From London, Tirabassi was putting pressure on Perlasca, who was in Rome, to quickly sign an agreement. The contracts handing over control of the property from Mincione to Torzi were concluded on 22 November 2018, to the detriment of the Secretariat of State. They were signed by Perlasca who “at the moment lacked any authorization from his Superior, Peña Parra. The latter had granted the necessary authorizations to Perlasca as of 27 November, that is, only after Cardinal Parolin had in turn granted his authorization through a handwritten memorandum”. It was only on 22 December 2018, a month after, that Peña Parra “learned of the real content of the agreements signed by Tirabassi and Perlasca”. What emerges from a systematic reading of the messages exchanged between Tirabassi and Perlasca, “is that the two conducted the negotiations without ever informing any of their Superiors and, above all, with the precise awareness that they would later have to face the issue of how to inform their superiors about what happened in London”.
Power of attorney after the fact
The special power of attorney pre-dated 22 November 2018 that authorized the transaction harmful to the Secretariat of State was actually then signed by Peña Parra after the fact, on 27 November. Secretary of State Pietro Parolin and the Substitute were given a memorandum that presented the terms of the transaction in interesting but opaque terms. It is actually a document drafted by the lawyer Squillace (who was, in fact, one of Torzi's men, who he introduced to Msgr. Perlasca as a lawyer whom he knew) and by Tirabassi himself. The seeming advantages of the transaction are praised in the memorandum, but there is not a single mention of the existence of the various classes of shares that, in fact, removed all power from the Secretariat of State and placed it all in Torzi’s hands. This was the memorandum used by Perlasca and Tirabassi to inform Peña Parra and Parolin. Having received incomplete information, on 25 November, Cardinal Parolin placed a provision at the end of the document which reads: “After having read this Memorandum, and in light of the explanations furnished yesterday evening by Msgr. Perlasca and Dr. Tirabassi, having received assurances regarding the validity of the transaction (that could be advantageous to the Holy See), its transparency and the absence of reputational risks…I am in favor that the contract be concluded”.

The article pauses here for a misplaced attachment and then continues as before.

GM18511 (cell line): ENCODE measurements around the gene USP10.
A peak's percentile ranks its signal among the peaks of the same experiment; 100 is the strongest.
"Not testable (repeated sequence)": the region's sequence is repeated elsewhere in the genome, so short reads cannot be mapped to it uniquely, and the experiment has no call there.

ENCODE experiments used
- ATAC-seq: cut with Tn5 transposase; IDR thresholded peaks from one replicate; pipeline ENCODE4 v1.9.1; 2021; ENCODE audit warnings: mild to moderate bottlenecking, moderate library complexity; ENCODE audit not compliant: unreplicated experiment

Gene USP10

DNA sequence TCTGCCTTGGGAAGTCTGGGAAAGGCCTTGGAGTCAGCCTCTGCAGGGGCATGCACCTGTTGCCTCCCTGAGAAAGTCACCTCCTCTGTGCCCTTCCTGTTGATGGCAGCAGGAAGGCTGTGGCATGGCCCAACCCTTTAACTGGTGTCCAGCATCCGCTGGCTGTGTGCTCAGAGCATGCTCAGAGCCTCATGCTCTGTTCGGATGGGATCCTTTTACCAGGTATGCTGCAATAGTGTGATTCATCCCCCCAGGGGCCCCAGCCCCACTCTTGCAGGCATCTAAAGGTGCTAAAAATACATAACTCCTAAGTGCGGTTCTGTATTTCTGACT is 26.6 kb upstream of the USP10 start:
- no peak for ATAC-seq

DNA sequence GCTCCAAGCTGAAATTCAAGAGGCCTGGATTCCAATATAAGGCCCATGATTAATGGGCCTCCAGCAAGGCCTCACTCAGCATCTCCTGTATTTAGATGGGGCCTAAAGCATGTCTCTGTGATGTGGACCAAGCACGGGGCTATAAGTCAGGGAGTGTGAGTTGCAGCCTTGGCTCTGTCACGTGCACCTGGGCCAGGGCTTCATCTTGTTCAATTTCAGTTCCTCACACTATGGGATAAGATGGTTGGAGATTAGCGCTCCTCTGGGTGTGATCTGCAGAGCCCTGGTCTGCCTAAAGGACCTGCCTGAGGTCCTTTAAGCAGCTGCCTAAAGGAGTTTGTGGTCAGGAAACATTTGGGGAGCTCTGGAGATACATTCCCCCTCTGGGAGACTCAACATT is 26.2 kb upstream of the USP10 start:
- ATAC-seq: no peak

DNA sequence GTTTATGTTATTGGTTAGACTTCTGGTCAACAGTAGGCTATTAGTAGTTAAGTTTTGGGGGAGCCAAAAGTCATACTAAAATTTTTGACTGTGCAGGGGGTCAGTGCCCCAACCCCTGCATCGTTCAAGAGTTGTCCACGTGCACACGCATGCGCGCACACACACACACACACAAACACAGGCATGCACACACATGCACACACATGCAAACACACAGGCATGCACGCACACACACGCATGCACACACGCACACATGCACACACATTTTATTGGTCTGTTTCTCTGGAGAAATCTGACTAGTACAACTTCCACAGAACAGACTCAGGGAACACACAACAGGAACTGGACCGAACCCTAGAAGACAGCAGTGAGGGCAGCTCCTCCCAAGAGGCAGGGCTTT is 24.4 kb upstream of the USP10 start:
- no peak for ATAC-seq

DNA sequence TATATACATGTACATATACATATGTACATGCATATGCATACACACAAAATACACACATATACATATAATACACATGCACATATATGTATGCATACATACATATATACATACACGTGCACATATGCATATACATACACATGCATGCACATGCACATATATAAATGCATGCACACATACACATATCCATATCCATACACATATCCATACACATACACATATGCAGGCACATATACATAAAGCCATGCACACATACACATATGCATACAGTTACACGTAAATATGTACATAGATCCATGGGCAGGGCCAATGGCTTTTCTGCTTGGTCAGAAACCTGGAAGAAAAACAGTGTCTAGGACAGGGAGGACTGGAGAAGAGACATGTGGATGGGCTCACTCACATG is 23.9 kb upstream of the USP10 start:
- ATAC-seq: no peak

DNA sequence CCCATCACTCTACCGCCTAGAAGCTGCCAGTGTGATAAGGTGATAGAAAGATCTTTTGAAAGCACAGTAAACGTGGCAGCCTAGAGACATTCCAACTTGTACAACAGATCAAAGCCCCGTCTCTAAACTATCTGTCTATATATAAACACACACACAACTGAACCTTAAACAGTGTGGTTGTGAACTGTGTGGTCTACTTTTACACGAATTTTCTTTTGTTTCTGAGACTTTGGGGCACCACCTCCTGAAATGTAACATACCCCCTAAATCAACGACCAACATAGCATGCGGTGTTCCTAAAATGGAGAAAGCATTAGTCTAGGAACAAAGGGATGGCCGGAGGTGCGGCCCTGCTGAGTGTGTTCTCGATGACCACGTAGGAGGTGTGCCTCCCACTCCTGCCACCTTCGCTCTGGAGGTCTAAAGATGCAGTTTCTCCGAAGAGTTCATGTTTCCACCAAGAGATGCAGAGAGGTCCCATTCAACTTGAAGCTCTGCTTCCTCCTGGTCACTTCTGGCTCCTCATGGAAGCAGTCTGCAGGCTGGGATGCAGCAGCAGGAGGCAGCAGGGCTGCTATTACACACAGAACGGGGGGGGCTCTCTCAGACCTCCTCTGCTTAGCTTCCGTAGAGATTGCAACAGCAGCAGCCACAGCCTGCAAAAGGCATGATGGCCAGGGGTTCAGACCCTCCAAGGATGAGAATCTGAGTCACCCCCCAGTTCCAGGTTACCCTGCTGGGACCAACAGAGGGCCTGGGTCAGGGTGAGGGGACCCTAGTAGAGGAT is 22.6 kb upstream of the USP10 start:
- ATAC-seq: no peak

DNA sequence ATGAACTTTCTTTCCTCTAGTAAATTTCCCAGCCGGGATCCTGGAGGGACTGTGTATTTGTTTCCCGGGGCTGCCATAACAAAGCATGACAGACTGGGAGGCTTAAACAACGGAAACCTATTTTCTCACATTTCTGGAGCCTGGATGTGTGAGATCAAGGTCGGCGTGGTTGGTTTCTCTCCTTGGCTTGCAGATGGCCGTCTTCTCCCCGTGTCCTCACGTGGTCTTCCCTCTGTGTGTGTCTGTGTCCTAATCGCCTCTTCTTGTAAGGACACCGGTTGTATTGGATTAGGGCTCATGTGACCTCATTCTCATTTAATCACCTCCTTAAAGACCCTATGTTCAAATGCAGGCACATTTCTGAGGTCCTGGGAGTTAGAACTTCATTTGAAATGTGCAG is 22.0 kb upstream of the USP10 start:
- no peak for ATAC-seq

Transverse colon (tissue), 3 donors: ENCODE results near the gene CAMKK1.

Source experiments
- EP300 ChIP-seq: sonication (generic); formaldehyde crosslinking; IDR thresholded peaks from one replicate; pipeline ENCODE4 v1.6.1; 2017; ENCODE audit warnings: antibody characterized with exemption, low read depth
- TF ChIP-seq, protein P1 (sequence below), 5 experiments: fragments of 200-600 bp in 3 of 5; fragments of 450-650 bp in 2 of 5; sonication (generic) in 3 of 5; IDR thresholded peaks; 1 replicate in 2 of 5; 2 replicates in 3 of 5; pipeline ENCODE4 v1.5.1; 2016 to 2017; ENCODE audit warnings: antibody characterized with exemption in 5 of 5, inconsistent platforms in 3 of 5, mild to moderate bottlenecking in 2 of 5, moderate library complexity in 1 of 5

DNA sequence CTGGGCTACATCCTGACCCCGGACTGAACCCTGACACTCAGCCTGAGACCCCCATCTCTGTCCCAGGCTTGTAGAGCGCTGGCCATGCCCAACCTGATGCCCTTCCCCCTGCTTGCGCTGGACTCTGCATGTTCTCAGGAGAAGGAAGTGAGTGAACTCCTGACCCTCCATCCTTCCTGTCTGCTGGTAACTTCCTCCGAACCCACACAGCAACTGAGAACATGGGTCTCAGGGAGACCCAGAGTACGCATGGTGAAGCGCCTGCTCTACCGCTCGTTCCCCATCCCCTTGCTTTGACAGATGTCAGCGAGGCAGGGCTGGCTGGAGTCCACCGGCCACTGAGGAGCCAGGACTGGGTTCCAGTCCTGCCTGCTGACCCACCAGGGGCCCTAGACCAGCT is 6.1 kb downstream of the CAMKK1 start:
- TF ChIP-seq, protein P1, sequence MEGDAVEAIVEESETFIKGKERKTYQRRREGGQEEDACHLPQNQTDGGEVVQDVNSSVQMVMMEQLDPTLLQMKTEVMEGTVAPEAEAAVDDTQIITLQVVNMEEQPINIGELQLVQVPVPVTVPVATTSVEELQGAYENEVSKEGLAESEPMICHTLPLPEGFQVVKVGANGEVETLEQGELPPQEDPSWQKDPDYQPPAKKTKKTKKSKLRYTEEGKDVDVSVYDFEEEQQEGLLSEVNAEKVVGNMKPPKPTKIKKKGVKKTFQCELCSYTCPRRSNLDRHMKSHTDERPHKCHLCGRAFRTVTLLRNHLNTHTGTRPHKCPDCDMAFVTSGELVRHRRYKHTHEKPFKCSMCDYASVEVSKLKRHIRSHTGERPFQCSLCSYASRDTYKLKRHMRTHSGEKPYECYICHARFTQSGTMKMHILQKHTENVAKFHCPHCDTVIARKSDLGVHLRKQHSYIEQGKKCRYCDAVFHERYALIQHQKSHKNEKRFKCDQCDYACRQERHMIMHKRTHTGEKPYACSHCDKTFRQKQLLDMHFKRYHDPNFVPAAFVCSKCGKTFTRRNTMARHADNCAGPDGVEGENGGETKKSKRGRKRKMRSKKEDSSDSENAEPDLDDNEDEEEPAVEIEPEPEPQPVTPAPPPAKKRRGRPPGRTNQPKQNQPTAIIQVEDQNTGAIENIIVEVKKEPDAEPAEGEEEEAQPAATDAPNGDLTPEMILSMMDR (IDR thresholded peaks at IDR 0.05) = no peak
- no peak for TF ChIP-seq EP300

“Gianluigi Torzi”, reads the indictment, “even though he did not sign any agreement with the Secretariat of State in this sense, envisaged that, in addition to the possibility of managing the property in London (replacing the role played by Raffaele Mincione up to that time), he could also … dip into the coffers of the Secretariat of State for his own financial dealings; Fabrizio Tirabassi, official of the Secretariat of State … acted with the aim of taking advantage of the situation in complicity with Torzi for kickbacks; Enrico Casso, in addition to demanding fees for himself, was interested in bringing in the newly acquired CENTURION fund he managed, another failed investment subsidized with funds from the Secretariat of State….” According to what Torzi has stated to Vatican magistrates, to obtain the management of the property in London, Torzi himself had to pay 50% of the money he received to Tirabassi who was interested in “his return”. Chats taken into examination demonstrate the exchange of cash Torzi asked his collaborators to obtain just prior to the dates on which he had to meet with Crasso and Tirabassi (8,000 and 30,000 euro).